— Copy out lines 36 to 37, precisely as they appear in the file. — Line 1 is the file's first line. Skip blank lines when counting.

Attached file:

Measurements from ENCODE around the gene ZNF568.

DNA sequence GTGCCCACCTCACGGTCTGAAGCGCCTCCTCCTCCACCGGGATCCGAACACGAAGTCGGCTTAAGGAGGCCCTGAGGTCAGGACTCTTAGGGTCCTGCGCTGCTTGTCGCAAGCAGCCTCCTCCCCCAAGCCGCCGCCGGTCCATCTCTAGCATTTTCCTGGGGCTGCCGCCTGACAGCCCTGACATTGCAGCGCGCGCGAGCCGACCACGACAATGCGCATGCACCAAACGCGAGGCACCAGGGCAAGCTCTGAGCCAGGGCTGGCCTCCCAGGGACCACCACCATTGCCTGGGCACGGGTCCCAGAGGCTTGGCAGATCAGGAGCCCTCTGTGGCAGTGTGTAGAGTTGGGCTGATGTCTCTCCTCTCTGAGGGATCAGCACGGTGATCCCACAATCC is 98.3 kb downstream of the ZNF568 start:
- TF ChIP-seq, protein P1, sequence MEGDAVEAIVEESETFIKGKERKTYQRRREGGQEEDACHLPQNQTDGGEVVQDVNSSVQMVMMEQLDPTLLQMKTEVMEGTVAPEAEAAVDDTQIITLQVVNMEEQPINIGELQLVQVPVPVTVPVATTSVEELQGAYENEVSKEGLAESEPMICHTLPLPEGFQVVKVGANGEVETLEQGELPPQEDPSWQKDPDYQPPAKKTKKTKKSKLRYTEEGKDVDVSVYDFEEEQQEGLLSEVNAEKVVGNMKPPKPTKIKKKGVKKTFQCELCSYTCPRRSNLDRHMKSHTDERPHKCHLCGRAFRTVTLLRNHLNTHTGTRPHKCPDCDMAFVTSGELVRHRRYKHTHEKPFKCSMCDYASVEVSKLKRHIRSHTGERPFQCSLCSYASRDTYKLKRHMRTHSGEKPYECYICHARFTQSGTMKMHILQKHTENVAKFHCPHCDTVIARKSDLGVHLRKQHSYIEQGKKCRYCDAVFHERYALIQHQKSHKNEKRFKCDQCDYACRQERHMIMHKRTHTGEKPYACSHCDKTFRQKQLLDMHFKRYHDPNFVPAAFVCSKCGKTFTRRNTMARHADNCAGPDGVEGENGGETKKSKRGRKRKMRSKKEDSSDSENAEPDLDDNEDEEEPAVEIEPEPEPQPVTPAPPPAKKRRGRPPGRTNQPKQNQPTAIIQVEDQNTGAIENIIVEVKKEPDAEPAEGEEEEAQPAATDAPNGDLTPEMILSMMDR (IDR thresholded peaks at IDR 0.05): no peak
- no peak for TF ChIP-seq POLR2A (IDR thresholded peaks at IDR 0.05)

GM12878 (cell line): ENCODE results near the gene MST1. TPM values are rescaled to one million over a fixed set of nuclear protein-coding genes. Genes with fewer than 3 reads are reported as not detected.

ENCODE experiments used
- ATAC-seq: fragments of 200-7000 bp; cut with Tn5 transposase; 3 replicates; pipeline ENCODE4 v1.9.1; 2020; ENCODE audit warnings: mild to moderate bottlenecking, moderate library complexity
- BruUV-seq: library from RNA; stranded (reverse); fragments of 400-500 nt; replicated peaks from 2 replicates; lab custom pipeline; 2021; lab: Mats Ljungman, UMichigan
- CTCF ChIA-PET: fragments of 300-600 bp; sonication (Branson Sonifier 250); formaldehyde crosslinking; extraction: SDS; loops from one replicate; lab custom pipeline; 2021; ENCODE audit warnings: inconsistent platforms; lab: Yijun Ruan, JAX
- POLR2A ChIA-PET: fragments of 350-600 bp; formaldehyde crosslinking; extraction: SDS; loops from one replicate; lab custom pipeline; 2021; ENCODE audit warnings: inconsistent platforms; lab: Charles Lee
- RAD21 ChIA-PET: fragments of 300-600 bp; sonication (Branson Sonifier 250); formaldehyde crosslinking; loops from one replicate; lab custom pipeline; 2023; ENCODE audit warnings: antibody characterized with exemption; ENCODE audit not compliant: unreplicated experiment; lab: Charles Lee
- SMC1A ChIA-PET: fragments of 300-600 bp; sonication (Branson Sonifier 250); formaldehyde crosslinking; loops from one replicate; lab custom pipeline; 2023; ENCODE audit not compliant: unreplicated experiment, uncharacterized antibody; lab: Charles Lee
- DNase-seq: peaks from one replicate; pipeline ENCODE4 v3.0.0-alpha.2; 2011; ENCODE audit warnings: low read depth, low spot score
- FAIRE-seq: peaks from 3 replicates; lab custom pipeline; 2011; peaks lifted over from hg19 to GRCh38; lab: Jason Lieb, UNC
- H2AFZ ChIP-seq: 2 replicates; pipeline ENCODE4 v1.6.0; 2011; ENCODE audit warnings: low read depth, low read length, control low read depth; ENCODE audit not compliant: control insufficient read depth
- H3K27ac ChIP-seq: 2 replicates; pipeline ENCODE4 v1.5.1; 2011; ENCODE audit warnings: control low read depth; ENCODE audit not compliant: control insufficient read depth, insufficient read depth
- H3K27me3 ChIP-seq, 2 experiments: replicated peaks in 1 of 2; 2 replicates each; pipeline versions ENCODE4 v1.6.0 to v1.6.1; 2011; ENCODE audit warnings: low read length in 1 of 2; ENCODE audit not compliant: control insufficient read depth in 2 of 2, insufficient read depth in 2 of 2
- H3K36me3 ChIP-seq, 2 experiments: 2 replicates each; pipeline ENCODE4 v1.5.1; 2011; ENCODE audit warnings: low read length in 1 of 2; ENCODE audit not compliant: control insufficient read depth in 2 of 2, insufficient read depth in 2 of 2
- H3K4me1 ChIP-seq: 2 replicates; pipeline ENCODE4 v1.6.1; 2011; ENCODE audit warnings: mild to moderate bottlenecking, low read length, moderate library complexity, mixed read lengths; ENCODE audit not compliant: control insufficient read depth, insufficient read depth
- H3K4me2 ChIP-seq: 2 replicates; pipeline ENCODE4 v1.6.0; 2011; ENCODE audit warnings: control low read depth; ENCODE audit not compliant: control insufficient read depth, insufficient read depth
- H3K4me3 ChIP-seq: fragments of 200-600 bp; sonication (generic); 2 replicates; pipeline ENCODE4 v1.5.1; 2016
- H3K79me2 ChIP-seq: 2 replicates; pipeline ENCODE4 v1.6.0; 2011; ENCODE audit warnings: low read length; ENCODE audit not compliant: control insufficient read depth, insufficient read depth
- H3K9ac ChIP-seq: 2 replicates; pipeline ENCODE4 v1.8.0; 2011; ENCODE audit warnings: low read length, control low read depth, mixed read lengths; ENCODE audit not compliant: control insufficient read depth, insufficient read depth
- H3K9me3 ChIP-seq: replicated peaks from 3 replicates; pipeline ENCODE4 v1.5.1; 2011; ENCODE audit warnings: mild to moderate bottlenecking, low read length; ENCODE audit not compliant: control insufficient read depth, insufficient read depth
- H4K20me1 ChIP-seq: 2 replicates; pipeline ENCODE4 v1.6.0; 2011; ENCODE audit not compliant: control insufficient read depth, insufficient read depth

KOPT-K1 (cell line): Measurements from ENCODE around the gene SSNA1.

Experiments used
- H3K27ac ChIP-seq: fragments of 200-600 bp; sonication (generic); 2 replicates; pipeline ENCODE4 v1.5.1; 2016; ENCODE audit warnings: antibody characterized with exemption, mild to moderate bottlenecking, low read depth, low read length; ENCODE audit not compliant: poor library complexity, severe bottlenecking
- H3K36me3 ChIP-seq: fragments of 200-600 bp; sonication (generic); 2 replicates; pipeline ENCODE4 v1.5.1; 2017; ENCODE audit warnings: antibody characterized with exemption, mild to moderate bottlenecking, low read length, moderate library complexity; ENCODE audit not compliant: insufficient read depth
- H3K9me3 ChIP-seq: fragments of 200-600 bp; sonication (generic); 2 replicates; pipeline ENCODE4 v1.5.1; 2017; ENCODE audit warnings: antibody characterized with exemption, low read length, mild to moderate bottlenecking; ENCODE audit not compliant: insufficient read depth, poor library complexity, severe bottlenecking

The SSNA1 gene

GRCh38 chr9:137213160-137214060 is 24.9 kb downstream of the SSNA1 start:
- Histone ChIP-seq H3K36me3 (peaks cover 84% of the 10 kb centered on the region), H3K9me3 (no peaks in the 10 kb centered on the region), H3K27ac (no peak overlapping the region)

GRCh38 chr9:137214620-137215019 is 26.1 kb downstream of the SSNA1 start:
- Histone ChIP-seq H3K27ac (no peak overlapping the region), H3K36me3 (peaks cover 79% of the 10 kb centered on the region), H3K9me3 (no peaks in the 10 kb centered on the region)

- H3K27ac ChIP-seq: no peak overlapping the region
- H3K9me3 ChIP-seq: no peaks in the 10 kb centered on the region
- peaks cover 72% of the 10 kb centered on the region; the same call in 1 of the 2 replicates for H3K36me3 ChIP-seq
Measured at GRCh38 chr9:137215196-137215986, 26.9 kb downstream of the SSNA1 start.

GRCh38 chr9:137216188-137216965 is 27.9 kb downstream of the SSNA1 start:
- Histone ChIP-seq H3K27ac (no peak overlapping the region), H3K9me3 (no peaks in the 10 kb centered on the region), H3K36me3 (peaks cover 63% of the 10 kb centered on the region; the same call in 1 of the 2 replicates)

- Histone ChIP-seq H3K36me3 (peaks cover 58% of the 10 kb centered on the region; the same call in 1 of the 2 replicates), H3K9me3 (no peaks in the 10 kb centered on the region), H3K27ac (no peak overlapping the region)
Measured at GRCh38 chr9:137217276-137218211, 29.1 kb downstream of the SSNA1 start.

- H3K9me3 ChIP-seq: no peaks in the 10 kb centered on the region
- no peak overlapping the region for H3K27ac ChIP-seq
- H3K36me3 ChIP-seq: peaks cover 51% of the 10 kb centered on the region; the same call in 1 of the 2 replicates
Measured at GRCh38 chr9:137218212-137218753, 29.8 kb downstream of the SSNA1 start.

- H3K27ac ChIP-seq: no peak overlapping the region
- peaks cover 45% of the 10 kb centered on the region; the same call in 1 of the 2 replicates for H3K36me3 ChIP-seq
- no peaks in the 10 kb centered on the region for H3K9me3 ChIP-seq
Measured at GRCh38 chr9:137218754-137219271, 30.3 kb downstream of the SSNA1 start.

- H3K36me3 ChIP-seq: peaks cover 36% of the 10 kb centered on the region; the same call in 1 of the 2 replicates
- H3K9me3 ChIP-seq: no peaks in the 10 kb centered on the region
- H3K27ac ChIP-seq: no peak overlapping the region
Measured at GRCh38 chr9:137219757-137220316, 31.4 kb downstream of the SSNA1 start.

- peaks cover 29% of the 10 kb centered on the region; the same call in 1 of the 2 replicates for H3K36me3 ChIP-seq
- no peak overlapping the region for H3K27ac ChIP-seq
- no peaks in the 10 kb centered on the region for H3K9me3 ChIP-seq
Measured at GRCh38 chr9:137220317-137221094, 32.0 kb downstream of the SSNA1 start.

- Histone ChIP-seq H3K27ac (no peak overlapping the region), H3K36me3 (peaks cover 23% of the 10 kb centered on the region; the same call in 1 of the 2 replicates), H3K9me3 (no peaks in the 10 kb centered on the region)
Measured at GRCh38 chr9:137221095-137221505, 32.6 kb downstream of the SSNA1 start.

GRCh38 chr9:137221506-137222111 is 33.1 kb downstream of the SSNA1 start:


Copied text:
- H3K27ac ChIP-seq: no peak overlapping the region
- H3K9me3 ChIP-seq: no peaks in the 10 kb centered on the region